Drafting the bodice pattern

My interest in flat-pattern drafting and cutting started to develop when I realized that I would never find a jacket that perfectly fits me. Dear readers, if you are not filthy rich to make your jackets by a tailor nor a supermodel with perfect measurements, this rule also applies to you. The method I present here allows you to draw a perfectly fitted pattern. 

You can see two main advantages to this: the first is that you can transform this basic shell into an infinite number of patterns for blouses, shirts, jackets and coats; you are the stylist now. The second is that you do not have to adjust a commercial pattern anymore because it is already cut for your body.

The disadvantage is that, at first glance it can seem a bit technical, but do not worry because this feeling will disappear once you have read the steps below. All you need is a clear ruler, a protractor, a curved ruler and to know how to draw a perpendicular and parallel, to measure an angle and do some simple maths. So, normally, if you are older than 12, you can make it.

1. First take out your measurements as shown in Figure 1.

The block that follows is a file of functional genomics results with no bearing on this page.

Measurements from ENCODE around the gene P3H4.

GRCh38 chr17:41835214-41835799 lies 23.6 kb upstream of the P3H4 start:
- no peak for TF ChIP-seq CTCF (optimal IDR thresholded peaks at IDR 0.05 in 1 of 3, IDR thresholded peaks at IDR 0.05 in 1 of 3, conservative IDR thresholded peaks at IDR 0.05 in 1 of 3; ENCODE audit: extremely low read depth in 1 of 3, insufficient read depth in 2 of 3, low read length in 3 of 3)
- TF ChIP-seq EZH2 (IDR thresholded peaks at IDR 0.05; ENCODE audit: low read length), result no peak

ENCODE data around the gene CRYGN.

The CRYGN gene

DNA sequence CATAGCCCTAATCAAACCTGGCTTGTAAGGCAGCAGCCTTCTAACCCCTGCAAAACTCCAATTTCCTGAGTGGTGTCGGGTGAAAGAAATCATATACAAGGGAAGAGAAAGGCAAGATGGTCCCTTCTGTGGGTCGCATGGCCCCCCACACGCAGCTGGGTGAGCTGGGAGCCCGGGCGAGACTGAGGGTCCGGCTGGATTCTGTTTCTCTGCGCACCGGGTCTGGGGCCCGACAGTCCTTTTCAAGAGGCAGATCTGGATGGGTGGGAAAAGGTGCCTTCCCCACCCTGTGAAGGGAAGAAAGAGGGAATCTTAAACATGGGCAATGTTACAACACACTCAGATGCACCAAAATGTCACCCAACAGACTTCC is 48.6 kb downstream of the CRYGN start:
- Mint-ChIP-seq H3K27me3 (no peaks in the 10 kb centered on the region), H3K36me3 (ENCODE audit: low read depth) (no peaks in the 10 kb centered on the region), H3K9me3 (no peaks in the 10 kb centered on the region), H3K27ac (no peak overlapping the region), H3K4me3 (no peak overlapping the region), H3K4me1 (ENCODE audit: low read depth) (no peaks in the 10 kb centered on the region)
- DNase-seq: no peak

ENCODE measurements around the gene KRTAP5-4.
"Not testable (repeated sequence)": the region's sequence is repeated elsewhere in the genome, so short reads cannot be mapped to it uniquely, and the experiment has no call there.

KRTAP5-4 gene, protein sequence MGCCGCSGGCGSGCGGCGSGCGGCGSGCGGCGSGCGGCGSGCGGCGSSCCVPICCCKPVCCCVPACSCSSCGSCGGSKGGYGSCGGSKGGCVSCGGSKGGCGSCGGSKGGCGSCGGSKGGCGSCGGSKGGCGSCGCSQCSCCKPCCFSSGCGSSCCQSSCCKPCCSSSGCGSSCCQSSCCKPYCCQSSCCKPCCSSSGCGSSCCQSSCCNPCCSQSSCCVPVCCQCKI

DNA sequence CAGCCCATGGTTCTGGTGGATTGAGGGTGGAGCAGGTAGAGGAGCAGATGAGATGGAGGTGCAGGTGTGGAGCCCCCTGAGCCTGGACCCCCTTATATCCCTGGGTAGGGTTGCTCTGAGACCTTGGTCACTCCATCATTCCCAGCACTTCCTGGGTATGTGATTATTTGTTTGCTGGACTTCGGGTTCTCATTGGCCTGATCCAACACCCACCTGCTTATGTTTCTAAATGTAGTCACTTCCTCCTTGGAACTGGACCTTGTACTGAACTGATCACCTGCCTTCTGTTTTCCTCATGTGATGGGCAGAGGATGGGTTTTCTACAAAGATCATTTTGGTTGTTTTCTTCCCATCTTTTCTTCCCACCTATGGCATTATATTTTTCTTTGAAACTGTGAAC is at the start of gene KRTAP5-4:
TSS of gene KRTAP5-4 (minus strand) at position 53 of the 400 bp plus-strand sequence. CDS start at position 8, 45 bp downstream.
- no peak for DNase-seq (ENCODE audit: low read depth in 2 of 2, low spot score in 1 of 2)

It is better if someone else takes your back measurements. At this point, you should already have noticed that the front neck-to-waist is longer than the back neck-to-waist (because you have breasts my ladies) and the arm-to-arm chest width is narrower than the arm-to-arm back width (shoulder blades and various bumps).

2. Then draw two rectangles corresponding to half-back and half-front patterns as shown in Figure 2


This pattern is designed to closely fit your body so it does not include the “ease” or the additional loosening that allows you to move in your clothes. The ease will be added to all your garment patterns using the basic pattern.

Back Width = bust measurement / 4 – 1 cm

Front Width = bust measurement / 4 + 1 cm

Then draw the vertical lines corresponding to the back and front neck-to-waist length and close them with the shoulder line.


3. Then draw the neckline as shown in Figure 3


neckline width = round neckline measurement / 6

back neck depth = round neckline measurement / 16